According to the Senate Fiscal Agency, (Public Act 94 of 2007) which increased the individual income tax rate from 3.9% to 4.35% as of October 1, 2007. (An expansion of the use tax to certain services also was approved; however, the use tax expansion was repealed two months later, on the day that it was to take effect, and replaced with a Michigan Business Tax surcharge.)

The income tax rate was to remain at 4.35% for four years, then decline over six years back to 3.9%. Instead of the reduction from 4.35% to 3.9% over five years, Public Act 38 of 2011 made a single reduction from 4.35% to 4.25% as of January 1, 2013, although Public Act 223 of 2012 subsequently accelerated the rate reduction by three months, to October 1, 2012. the current tax rate of 4.25% is lower than the rate levied during most of the history of the individual income tax, including the 25 years between 1975 and 2000. Over the 48-year life of the individual income tax, the median average tax rate levied was 4.4%.


Infrastructure issues will be addressed in President Trump’s joint speech to Congress this week as well as in the budget. That will help to bring focus to an issue crying out for it. In 2016, the Association of State Dam Safety Officials estimated that it would cost $60 billion to rehabilitate all the dams that needed to be brought up to safe condition, with nearly $20 billion of that sum going toward repair of dams with a high potential for hazard. By 2020, 70 percent of the dams in the United States will be more than 50 years old, according to the American Society of Civil Engineers. In 2015, Representative Sean Patrick Maloney, Democrat of New York, introduced the Dam Rehabilitation and Repair Act, an amendment to the National Dam Safety Program Act, minimum safety standards. The bill is still pending, but it would not apply to a majority of the dams in the United States because more than half of them (69%) are privately owned.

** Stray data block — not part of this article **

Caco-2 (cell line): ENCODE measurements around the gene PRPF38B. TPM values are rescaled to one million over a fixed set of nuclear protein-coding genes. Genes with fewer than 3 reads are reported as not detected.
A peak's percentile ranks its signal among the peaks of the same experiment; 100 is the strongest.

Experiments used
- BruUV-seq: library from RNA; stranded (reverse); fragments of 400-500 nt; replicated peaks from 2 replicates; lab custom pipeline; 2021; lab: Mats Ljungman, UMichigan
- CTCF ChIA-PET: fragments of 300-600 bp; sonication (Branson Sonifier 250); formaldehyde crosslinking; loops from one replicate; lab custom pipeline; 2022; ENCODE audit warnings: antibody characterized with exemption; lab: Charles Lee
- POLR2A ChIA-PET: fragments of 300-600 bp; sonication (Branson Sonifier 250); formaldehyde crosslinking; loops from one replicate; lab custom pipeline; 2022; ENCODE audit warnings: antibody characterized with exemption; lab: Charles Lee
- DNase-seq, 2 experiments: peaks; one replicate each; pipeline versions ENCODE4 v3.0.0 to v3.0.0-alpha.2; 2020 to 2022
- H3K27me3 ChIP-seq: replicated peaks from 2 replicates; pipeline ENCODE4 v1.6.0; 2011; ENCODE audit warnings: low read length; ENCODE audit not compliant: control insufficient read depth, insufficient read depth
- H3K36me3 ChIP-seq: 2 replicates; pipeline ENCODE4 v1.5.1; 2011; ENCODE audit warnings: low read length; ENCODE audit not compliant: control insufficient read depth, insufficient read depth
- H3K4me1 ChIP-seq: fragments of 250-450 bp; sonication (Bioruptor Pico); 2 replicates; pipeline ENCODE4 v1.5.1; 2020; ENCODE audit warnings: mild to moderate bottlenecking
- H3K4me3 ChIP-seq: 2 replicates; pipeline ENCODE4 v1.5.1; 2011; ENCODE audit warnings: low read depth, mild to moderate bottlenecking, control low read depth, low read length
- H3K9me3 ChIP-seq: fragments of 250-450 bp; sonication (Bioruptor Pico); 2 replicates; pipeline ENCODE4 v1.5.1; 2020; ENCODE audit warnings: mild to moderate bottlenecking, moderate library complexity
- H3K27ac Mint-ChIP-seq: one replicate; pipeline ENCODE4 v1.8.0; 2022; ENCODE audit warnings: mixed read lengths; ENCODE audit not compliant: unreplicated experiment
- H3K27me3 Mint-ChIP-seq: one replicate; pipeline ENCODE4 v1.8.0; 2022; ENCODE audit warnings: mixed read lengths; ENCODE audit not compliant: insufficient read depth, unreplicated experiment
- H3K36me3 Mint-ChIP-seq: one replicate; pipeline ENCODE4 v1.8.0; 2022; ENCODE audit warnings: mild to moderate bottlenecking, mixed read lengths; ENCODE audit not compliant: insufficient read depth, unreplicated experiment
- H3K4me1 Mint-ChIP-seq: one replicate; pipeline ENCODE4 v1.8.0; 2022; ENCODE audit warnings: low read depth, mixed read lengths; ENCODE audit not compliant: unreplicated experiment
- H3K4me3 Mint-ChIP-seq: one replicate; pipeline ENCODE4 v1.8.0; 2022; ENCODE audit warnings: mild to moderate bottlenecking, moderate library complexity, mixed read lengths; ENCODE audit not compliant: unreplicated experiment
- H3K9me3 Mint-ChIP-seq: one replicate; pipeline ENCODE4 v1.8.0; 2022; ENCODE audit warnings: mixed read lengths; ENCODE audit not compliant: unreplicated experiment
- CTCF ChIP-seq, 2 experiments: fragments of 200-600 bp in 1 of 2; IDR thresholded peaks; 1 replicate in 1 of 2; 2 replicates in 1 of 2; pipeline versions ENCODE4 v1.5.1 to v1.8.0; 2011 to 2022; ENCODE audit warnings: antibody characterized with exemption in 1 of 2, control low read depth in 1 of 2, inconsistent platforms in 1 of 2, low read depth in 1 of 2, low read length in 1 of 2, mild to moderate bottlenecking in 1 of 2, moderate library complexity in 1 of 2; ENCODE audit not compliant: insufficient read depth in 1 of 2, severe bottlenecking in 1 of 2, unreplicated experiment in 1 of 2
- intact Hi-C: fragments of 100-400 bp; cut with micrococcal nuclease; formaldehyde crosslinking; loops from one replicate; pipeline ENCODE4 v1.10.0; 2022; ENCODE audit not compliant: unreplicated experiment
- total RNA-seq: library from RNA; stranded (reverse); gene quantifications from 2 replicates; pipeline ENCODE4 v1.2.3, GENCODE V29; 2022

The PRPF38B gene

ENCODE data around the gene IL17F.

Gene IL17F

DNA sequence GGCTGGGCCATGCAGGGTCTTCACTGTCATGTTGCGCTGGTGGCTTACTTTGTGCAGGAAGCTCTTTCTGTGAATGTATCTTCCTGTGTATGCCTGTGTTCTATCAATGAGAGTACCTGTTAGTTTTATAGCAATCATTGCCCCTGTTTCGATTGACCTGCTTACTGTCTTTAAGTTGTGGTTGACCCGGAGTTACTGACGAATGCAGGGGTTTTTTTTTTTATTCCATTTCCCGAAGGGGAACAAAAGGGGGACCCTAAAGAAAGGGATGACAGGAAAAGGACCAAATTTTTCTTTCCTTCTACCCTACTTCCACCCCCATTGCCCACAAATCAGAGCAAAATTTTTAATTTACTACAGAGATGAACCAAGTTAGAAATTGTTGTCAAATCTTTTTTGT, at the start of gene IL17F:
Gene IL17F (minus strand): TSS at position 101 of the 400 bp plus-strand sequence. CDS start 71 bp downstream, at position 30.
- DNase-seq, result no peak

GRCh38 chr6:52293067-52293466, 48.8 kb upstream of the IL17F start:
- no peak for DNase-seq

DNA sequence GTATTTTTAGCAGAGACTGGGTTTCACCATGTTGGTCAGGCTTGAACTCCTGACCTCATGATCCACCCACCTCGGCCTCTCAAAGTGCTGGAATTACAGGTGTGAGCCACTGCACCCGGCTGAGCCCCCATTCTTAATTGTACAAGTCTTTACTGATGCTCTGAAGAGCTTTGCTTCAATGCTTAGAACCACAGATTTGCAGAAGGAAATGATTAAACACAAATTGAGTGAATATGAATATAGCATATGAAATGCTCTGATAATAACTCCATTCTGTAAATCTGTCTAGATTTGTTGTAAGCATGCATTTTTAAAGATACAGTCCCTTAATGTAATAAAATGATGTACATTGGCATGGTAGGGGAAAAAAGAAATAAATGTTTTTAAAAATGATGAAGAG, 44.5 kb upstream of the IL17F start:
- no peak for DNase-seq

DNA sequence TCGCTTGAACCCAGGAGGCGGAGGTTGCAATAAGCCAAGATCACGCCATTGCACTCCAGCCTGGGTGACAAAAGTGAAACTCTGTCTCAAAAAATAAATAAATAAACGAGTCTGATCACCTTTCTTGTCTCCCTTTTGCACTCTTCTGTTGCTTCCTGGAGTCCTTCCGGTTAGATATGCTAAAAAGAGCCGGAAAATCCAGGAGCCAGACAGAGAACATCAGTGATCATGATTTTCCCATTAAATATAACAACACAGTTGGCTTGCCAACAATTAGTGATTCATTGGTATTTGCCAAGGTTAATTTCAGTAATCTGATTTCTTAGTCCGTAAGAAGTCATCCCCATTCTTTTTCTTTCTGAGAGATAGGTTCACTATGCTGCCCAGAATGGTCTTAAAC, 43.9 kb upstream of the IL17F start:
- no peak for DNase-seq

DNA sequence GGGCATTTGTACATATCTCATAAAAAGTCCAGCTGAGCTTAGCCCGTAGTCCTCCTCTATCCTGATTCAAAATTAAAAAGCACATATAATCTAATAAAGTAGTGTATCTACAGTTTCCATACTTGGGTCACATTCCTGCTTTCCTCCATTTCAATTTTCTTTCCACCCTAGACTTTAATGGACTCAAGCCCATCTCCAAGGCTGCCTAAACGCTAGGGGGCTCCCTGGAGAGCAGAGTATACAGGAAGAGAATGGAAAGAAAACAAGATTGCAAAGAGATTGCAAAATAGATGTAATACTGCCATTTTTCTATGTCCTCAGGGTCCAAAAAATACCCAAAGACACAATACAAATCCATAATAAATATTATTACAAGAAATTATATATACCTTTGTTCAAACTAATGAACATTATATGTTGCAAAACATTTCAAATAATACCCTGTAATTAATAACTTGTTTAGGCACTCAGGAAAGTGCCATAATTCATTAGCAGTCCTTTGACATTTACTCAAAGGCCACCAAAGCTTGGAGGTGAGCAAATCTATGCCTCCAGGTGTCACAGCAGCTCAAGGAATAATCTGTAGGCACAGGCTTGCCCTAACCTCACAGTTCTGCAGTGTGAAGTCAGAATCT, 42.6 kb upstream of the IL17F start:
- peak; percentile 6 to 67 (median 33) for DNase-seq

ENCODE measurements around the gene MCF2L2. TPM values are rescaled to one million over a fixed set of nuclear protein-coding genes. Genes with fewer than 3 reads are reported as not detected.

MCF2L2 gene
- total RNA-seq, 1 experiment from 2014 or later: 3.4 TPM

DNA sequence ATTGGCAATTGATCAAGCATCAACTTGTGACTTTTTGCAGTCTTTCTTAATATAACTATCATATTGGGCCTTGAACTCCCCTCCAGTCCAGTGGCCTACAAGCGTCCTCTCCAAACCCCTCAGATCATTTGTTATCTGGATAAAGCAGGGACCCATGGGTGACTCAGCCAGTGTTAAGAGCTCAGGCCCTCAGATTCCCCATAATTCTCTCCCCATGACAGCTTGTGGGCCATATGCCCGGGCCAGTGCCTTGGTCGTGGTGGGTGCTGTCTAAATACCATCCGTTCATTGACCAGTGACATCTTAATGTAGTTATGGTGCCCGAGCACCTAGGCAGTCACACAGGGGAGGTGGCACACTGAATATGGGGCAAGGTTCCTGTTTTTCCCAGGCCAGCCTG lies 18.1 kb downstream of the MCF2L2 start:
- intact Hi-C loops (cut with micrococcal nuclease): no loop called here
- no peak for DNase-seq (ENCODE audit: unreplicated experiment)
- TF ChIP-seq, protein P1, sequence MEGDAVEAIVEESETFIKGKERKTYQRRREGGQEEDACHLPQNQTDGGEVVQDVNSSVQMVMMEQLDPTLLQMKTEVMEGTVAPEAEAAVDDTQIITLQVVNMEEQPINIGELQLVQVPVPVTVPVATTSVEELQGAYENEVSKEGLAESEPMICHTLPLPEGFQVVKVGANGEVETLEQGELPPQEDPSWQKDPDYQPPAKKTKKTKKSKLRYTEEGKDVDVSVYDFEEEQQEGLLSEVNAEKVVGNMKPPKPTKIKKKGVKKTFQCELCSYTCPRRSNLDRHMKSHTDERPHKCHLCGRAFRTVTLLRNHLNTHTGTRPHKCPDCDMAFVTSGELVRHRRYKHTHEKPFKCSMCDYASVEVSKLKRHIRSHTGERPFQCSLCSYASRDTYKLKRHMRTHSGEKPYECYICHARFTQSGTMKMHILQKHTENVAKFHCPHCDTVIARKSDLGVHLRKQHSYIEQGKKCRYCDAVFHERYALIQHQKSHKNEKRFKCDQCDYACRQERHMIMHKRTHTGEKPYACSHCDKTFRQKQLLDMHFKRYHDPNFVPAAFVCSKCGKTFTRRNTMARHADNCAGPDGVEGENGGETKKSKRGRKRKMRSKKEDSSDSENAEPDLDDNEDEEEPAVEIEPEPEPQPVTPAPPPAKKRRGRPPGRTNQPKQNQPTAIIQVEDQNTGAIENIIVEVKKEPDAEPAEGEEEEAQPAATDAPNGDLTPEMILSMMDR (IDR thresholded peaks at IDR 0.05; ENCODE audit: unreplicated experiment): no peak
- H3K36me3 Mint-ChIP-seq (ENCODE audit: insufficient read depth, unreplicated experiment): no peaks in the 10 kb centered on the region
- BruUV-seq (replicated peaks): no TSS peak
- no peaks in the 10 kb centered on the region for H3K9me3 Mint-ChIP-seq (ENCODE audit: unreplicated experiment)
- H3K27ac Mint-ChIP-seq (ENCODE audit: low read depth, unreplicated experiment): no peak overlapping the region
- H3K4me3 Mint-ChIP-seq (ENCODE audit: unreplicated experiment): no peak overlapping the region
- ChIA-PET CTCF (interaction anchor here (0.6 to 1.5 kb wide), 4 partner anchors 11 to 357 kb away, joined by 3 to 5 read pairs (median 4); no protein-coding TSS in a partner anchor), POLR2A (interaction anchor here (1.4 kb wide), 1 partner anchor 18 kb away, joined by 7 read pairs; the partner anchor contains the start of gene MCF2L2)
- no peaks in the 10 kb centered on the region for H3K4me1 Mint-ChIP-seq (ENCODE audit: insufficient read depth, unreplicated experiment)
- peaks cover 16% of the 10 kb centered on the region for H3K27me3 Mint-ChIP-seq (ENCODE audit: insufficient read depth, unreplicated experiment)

There are 90,000 dams across the country, and more than 8,000 are classified as major dams by height or storage capacity, according to guidelines established by the United States Geological Survey. The average age of the dams in the U.S. is 52 years old. Other than 2,600 dams regulated by the Federal Energy Regulatory Commission, the rely on state dam safety programs for inspection.

Budgets for dam safety at the state level however, are not significant. They range from a high of $11.1 million in California to $0 in Alabama. State dam safety programs have primary responsibility and permitting, inspection, and enforcement authority for 80% of the nation’s dams. Therefore, state dam safety programs bear a large responsibility for public safety, but unfortunately, many state programs lack sufficient resources, and in some cases enough regulatory authority, to be effective. In fact, the average number of dams per state safety inspector totals 207. In South Carolina, just one and a half dam safety inspectors are responsible for the 2,380 dams that are spread throughout the state. Alabama remains the only state without a dam safety regulatory program.